Increasing SG would stem growing inequality

Going through with the legislated superannuation guarantee (SG) increase over the next five financial years is a good step in stemming the growing inequality in the country, according to Rice Warner.

In an analysis, the research house said there would be several positive impacts of increasing the SG including:

  • It would increase retirement benefits for the lowly paid – and give them more dignity in their old age. That can be properly addressed through our tax and transfer system (or through the existing hardship provisions for withdrawing benefits for extreme cases);
  • It would not affect high income earners as they generally salary sacrifice up to the maximum concessional contribution of $25,000 a year already;
  • Importantly, it would improve the position of the median income/median wealth sector of the economy that has borne the brunt of changes in Age Pension Means Testing and tax concessions;
  • The steady, step wise increment in the SG is therefore reasonably well targeted, provided the tax and transfer system looks after the lowly paid and less well off in other ways;
  • It provides a buffer if future investment earnings are lower than we have come to expect. If members do continue to earn strong real investment returns, that will give them more choices later in life;
  • This form of forced saving is the most efficient means of assisting those who cannot afford financial advice and have little capacity to save;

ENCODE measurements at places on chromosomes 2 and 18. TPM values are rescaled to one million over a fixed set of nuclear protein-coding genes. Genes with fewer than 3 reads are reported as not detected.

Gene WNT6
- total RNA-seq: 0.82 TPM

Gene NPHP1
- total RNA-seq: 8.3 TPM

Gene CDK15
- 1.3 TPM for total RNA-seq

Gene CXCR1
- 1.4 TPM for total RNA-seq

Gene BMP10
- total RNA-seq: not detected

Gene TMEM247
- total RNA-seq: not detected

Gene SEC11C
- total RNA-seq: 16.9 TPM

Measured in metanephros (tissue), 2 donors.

• For those who end up saving too much, their excess benefits can contribute to the funding of end-of-life health and aged care requirements; and
  • There would be a moderate saving on future Age Pension costs. The costs to revenue from lower personal taxes would increase but arguably these rates are too high anyway.

Rice Warner noted low wage growth had presented middle Australians with significant challenges to their short-term financial security and living standards.

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“When coupled with soaring asset values and the structural factors driving that rise, low wage growth also threatens their medium-term financial security and living standards,” it said.

“Let us not threaten their long-term financial security and living standards as well by retreating from our commitment to what is globally recognised as one of the very best retirement systems. Instead, let’s focus on ways to improve the system and make it even better.”




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